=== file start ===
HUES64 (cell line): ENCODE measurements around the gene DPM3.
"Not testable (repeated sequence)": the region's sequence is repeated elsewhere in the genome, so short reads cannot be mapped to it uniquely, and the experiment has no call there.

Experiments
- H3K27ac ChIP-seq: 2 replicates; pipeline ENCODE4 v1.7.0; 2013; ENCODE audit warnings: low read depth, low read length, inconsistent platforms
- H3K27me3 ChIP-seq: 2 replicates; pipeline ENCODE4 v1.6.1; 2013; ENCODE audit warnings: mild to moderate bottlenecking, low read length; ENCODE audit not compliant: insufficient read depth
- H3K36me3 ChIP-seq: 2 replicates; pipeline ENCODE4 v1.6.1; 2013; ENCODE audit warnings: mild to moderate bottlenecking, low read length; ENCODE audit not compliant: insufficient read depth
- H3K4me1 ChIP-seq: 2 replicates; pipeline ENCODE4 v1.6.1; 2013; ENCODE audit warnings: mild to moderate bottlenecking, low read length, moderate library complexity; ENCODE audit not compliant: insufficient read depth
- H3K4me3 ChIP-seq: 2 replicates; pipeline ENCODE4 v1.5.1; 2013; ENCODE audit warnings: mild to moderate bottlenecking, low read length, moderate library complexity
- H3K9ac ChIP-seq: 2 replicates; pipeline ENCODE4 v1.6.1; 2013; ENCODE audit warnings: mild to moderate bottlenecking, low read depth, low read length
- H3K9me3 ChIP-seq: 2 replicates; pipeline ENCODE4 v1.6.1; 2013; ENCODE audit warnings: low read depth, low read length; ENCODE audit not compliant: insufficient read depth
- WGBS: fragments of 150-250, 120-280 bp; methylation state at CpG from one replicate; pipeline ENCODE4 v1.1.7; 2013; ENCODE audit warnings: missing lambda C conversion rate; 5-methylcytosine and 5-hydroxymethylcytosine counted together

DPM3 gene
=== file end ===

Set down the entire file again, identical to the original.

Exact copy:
HUES64 (cell line): ENCODE measurements around the gene DPM3.
"Not testable (repeated sequence)": the region's sequence is repeated elsewhere in the genome, so short reads cannot be mapped to it uniquely, and the experiment has no call there.

Experiments
- H3K27ac ChIP-seq: 2 replicates; pipeline ENCODE4 v1.7.0; 2013; ENCODE audit warnings: low read depth, low read length, inconsistent platforms
- H3K27me3 ChIP-seq: 2 replicates; pipeline ENCODE4 v1.6.1; 2013; ENCODE audit warnings: mild to moderate bottlenecking, low read length; ENCODE audit not compliant: insufficient read depth
- H3K36me3 ChIP-seq: 2 replicates; pipeline ENCODE4 v1.6.1; 2013; ENCODE audit warnings: mild to moderate bottlenecking, low read length; ENCODE audit not compliant: insufficient read depth
- H3K4me1 ChIP-seq: 2 replicates; pipeline ENCODE4 v1.6.1; 2013; ENCODE audit warnings: mild to moderate bottlenecking, low read length, moderate library complexity; ENCODE audit not compliant: insufficient read depth
- H3K4me3 ChIP-seq: 2 replicates; pipeline ENCODE4 v1.5.1; 2013; ENCODE audit warnings: mild to moderate bottlenecking, low read length, moderate library complexity
- H3K9ac ChIP-seq: 2 replicates; pipeline ENCODE4 v1.6.1; 2013; ENCODE audit warnings: mild to moderate bottlenecking, low read depth, low read length
- H3K9me3 ChIP-seq: 2 replicates; pipeline ENCODE4 v1.6.1; 2013; ENCODE audit warnings: low read depth, low read length; ENCODE audit not compliant: insufficient read depth
- WGBS: fragments of 150-250, 120-280 bp; methylation state at CpG from one replicate; pipeline ENCODE4 v1.1.7; 2013; ENCODE audit warnings: missing lambda C conversion rate; 5-methylcytosine and 5-hydroxymethylcytosine counted together

DPM3 gene